A recently filed case on behalf of four American Muslims in a US district of New York, has accused the US attorney general, Eric Holder, the FBI director, James Comey, the homeland security secretary, Jeh Johnson, and two dozen FBI agents of creating an atmosphere where innocent Muslims are forbidden from flying.
The motive apparently was so that the FBI can use this as leverage to get them to snitch on their communities.
In recent years Muslim community leaders in the US have stated that they feel law enforcement at times considers them a target.
Material demonising Muslims and Islam has been present in FBI counter-terrorism training, which the bureau has conceded was inappropriate.
The New York police department recently shut down a unit tasked with spying on Muslim businesses, mosques and community centres in New York and New Jersey.
The lawsuit seeks not only the plaintiffs’ removal from the no-fly list but also the establishment of a more robust legal mechanism to contest placement upon it.
“This policy and set of practices by the FBI is part of a much broader set of policies that reflect overpolicing in Muslim-American communities,” said Diala Shamas, one of the lawyers for the four plaintiffs.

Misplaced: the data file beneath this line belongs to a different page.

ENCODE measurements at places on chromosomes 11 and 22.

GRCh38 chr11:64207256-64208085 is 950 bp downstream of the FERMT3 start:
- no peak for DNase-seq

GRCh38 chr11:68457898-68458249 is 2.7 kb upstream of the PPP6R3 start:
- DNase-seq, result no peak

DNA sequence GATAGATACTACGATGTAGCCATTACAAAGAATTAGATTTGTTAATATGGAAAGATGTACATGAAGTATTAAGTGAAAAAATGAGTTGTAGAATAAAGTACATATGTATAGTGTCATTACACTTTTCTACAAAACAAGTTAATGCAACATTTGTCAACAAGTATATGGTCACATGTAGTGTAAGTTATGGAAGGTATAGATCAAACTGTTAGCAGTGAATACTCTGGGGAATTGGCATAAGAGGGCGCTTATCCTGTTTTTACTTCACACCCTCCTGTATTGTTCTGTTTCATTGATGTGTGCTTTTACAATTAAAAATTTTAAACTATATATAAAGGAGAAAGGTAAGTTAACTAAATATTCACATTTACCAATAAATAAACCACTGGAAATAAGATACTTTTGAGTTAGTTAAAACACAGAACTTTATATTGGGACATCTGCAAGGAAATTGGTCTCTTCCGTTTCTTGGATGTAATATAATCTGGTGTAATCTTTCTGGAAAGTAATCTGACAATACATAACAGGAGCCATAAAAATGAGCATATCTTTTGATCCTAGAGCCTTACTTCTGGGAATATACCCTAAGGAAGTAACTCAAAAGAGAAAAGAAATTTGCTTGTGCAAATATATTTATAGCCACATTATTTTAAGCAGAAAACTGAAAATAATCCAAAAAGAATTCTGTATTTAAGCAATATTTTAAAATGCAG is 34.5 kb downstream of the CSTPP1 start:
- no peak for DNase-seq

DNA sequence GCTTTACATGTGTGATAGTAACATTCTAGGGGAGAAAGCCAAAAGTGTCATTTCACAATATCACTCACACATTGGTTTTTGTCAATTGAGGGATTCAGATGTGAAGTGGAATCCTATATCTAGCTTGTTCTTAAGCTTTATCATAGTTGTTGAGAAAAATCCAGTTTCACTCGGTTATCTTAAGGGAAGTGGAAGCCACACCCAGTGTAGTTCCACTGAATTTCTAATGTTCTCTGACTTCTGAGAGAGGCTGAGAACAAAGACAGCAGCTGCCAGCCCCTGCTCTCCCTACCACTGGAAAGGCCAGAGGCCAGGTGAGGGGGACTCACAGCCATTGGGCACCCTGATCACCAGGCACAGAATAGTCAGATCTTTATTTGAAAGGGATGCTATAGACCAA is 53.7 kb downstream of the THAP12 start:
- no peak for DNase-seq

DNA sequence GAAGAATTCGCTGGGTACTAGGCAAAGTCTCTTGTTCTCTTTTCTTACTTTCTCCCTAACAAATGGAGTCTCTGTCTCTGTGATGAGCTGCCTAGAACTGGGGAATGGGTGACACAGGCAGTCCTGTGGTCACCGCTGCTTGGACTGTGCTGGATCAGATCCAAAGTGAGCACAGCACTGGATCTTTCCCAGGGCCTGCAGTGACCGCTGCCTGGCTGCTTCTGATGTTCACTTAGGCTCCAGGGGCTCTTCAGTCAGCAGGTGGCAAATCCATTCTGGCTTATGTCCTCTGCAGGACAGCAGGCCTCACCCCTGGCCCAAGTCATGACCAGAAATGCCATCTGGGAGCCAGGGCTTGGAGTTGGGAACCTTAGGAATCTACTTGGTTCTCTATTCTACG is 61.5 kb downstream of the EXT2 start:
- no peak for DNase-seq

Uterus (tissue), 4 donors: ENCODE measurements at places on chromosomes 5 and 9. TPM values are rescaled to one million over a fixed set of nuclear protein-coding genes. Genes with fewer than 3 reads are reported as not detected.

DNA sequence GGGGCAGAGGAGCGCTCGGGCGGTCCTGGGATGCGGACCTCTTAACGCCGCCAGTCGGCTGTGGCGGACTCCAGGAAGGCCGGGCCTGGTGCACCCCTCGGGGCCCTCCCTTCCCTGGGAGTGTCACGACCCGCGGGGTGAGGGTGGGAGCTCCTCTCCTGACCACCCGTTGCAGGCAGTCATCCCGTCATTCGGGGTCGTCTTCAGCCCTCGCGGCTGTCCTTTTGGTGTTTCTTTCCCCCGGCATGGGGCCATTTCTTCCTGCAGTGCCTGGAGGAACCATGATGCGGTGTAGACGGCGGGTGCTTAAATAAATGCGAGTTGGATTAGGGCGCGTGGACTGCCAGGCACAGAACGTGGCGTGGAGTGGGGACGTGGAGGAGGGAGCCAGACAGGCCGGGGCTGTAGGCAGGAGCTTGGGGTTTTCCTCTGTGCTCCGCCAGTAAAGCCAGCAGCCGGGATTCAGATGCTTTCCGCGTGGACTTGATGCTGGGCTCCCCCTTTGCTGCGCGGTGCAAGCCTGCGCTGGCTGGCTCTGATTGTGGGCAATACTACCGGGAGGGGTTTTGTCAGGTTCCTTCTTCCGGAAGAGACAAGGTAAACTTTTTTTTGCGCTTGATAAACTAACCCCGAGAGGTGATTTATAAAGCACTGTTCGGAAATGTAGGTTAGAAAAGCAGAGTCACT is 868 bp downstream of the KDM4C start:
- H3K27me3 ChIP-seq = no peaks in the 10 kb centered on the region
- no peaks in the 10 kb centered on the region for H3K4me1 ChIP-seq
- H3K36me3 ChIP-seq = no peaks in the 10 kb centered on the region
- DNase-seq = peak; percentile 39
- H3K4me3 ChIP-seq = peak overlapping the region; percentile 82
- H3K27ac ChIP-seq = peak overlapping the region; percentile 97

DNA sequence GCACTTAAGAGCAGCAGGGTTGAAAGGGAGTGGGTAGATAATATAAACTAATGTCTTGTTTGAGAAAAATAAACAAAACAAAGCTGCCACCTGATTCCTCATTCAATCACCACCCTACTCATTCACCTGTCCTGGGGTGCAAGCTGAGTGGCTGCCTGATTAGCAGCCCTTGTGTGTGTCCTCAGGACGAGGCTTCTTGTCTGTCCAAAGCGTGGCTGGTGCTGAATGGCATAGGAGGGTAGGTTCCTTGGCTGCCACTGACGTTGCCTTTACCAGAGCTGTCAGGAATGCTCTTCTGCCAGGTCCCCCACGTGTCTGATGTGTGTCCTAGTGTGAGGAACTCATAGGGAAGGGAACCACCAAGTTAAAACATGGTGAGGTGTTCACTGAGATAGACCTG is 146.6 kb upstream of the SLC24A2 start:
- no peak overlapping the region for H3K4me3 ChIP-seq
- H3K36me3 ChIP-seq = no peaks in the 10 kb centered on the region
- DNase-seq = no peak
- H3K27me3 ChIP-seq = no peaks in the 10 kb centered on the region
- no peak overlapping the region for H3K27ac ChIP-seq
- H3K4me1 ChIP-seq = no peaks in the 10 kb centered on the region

The no-fly list is among the most opaque post-9/11 measures.
It is maintained by the FBI and implemented at airports by the Department of Homeland Security.
Few know they’ve been placed on it, and those who do face a complicated redress process to have themselves removed. The new lawsuit alleges that the opacity contributes to watchlist abuse.
According to the FBI’s Terrorist Screening Centre, which maintains the list, there were approximately 16,000 people, fewer than 500 of them Americans, on the no-fly list as of September 2011.
A larger pool of data that feeds the no-fly list and other government watchlists, known as the Terrorist Screening Database, contemporaneously contained records of 420,000 people. Famously it included Nelson Mandela until 2008. The government’s policy is to not to confirm or deny someone’s placement upon a watchlist.
Several earlier lawsuits have attempted to get people off the no-fly list.
In February Rahinah Ibrahim became the first since 9/11 to win such a case, after demonstrating that the FBI adder her name by mistake. She had been unable to fly since 2004.